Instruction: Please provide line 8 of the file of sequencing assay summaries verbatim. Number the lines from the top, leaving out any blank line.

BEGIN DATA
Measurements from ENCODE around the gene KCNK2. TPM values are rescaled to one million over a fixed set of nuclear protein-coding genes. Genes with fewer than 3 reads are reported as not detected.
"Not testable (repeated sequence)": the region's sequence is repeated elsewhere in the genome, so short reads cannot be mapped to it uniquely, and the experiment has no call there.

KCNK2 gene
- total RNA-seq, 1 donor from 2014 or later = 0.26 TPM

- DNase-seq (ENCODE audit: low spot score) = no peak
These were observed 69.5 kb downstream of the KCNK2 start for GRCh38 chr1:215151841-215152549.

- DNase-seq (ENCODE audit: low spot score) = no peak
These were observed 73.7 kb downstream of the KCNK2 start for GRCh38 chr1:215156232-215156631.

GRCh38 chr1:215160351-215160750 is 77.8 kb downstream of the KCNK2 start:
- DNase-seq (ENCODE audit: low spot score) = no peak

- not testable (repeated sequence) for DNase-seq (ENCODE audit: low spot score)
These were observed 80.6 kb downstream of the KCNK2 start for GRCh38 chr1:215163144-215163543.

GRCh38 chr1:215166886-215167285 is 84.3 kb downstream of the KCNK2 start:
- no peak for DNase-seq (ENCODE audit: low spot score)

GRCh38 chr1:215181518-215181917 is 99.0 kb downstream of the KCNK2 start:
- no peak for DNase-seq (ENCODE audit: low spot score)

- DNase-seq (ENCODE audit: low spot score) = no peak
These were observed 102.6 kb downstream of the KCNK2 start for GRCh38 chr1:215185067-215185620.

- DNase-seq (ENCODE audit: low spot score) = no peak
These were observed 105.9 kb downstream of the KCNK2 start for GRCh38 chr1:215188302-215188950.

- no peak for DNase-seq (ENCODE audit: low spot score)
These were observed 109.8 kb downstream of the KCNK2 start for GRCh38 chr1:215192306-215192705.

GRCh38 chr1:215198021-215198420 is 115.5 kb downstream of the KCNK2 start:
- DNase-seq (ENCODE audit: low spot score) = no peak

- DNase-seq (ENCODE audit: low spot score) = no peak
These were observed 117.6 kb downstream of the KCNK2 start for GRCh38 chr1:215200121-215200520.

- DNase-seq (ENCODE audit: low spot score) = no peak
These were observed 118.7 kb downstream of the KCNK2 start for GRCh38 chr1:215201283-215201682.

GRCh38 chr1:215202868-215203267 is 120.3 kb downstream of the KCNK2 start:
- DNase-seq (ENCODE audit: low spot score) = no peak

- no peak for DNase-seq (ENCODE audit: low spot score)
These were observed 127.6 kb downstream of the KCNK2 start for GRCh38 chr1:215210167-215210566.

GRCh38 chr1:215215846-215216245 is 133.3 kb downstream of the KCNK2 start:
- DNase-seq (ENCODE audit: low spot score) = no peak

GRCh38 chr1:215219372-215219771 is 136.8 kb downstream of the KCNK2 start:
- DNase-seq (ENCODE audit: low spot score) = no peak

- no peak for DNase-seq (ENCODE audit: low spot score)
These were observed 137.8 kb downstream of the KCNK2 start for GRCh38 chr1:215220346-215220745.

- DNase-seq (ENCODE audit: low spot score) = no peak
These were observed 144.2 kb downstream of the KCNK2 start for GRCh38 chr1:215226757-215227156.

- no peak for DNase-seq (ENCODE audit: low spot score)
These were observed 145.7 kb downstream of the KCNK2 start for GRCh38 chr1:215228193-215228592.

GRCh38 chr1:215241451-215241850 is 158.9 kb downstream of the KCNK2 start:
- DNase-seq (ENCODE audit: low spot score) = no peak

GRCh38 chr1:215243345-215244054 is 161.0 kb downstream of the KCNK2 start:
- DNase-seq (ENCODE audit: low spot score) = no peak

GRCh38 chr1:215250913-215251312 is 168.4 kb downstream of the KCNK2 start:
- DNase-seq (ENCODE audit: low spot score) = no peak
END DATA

These were observed 73.7 kb downstream of the KCNK2 start for GRCh38 chr1:215156232-215156631.